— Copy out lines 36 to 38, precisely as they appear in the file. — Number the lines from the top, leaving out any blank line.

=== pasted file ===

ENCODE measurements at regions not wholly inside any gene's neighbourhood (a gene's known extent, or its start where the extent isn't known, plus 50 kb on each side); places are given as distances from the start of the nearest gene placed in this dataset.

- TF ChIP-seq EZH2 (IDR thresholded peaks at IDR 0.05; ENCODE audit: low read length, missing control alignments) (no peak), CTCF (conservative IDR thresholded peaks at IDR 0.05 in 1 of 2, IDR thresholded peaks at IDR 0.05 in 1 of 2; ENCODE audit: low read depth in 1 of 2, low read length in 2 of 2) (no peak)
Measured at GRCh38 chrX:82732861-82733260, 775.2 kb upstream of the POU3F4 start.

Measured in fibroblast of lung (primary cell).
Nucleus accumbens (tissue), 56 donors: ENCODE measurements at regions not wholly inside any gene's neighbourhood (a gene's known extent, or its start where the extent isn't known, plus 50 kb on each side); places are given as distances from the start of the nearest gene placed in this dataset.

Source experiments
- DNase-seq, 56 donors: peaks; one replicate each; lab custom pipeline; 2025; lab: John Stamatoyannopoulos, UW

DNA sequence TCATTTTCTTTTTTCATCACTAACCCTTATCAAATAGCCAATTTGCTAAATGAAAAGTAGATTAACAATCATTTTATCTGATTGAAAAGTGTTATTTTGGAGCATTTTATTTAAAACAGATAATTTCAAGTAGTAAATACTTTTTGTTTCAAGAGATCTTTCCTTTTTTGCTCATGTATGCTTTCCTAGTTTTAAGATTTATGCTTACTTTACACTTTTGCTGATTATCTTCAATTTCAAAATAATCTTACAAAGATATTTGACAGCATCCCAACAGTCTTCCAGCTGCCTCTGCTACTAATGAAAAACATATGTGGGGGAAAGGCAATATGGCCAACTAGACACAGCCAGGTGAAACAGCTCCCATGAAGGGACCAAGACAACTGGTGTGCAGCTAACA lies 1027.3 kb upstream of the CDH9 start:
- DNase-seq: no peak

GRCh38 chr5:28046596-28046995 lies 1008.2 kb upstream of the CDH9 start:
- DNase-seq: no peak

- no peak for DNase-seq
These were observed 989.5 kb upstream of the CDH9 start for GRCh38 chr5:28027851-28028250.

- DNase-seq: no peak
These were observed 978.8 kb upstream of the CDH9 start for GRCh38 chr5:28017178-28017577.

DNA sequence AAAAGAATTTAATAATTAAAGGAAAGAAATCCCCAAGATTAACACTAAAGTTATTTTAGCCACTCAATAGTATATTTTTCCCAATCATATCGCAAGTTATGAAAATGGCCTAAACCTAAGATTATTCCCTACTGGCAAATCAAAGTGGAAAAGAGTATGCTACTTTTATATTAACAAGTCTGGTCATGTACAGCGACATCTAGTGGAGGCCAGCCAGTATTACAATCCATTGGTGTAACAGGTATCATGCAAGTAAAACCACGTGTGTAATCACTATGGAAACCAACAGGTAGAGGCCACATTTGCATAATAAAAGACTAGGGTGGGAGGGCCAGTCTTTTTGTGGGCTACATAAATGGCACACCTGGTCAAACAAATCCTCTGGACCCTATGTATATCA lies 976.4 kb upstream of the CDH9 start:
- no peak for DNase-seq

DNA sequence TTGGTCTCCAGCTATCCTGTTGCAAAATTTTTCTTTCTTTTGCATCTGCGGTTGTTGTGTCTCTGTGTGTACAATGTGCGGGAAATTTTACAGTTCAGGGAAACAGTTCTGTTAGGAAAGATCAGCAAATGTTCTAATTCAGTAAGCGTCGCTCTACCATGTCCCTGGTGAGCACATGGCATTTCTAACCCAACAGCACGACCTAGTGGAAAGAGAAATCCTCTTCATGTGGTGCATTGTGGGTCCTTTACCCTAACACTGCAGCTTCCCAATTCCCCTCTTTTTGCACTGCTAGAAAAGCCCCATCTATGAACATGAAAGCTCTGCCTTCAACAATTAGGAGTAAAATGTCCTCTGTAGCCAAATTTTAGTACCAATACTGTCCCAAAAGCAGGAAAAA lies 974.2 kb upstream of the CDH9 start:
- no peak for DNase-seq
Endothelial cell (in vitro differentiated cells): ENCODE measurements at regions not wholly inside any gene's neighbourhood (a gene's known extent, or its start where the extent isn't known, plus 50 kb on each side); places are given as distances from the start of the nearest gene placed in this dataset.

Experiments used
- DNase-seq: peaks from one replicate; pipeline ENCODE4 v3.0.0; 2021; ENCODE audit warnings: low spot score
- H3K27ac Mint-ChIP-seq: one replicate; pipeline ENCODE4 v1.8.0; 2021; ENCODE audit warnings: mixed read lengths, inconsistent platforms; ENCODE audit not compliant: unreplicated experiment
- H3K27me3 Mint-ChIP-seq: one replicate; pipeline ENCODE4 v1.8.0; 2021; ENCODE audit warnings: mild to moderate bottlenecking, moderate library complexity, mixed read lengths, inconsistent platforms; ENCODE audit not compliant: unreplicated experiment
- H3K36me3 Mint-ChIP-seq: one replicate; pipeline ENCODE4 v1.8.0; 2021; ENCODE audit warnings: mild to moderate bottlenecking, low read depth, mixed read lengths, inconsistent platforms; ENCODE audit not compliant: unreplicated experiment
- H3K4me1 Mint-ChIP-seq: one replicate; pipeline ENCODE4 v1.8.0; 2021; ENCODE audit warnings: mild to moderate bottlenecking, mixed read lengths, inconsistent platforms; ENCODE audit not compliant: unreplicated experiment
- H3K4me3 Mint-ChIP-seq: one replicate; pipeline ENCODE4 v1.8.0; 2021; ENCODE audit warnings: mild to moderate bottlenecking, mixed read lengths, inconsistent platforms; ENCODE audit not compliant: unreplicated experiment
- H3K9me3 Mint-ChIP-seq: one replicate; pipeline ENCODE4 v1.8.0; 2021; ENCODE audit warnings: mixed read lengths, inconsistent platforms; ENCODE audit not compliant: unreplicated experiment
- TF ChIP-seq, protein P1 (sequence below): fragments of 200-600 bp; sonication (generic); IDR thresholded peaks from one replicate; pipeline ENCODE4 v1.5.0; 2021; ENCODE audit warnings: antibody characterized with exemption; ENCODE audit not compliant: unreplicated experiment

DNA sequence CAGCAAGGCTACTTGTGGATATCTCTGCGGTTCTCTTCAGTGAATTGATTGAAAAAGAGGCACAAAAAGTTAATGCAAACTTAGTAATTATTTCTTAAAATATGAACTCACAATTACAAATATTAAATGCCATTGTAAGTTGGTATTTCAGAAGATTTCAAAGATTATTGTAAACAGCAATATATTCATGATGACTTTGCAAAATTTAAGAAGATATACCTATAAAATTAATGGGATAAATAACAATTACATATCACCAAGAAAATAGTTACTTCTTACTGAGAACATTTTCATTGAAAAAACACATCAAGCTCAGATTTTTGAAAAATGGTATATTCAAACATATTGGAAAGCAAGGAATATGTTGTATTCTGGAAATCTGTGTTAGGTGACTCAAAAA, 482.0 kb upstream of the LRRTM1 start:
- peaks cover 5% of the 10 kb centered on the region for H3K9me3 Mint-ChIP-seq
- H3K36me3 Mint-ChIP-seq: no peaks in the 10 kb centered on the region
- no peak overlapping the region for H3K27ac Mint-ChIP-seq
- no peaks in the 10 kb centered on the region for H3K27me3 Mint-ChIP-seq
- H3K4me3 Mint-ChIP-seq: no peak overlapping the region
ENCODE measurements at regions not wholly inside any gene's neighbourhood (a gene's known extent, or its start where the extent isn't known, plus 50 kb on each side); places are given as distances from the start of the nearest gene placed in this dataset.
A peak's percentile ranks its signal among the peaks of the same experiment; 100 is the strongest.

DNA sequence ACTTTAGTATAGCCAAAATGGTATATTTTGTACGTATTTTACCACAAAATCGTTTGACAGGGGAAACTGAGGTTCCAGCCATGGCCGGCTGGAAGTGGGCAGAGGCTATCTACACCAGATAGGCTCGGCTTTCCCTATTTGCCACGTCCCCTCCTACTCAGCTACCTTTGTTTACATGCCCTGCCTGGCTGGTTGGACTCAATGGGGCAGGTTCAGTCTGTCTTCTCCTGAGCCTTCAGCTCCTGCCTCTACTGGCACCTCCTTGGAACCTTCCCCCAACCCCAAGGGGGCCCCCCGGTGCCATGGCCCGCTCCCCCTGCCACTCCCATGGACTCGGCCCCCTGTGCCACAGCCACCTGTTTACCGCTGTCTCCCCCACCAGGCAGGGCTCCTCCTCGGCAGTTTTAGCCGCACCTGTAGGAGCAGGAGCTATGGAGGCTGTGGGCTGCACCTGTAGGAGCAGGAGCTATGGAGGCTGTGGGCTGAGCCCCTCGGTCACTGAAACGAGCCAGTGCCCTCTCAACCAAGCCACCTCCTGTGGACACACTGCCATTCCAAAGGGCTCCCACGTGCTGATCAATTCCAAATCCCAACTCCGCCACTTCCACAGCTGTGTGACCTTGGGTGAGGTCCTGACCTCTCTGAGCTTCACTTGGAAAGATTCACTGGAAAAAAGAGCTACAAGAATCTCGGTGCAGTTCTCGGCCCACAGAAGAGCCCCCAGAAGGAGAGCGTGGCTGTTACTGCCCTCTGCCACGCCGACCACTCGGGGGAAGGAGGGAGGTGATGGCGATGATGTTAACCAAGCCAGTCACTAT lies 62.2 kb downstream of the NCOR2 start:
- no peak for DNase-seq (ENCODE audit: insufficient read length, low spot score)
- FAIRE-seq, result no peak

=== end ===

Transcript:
ENCODE measurements at regions not wholly inside any gene's neighbourhood (a gene's known extent, or its start where the extent isn't known, plus 50 kb on each side); places are given as distances from the start of the nearest gene placed in this dataset.
A peak's percentile ranks its signal among the peaks of the same experiment; 100 is the strongest.

DNA sequence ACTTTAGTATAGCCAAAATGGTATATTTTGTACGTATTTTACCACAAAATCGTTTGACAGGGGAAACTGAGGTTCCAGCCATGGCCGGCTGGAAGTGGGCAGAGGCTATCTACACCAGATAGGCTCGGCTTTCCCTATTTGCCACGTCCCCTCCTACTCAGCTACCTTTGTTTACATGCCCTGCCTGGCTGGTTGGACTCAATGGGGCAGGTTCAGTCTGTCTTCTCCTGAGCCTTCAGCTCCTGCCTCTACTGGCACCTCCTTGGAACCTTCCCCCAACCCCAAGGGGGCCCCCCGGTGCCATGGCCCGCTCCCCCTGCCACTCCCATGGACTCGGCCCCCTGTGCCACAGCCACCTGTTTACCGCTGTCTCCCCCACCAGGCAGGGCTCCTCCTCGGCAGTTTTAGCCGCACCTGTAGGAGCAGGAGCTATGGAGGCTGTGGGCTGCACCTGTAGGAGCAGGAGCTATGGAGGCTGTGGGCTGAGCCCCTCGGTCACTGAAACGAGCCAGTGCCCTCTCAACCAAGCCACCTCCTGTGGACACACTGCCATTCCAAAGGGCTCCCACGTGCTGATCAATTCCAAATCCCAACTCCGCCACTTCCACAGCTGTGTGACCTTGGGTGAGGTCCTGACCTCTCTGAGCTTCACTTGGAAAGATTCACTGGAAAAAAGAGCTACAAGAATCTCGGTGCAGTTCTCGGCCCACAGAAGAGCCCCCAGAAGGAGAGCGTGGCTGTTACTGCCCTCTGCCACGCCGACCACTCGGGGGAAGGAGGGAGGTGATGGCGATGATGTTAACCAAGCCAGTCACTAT lies 62.2 kb downstream of the NCOR2 start: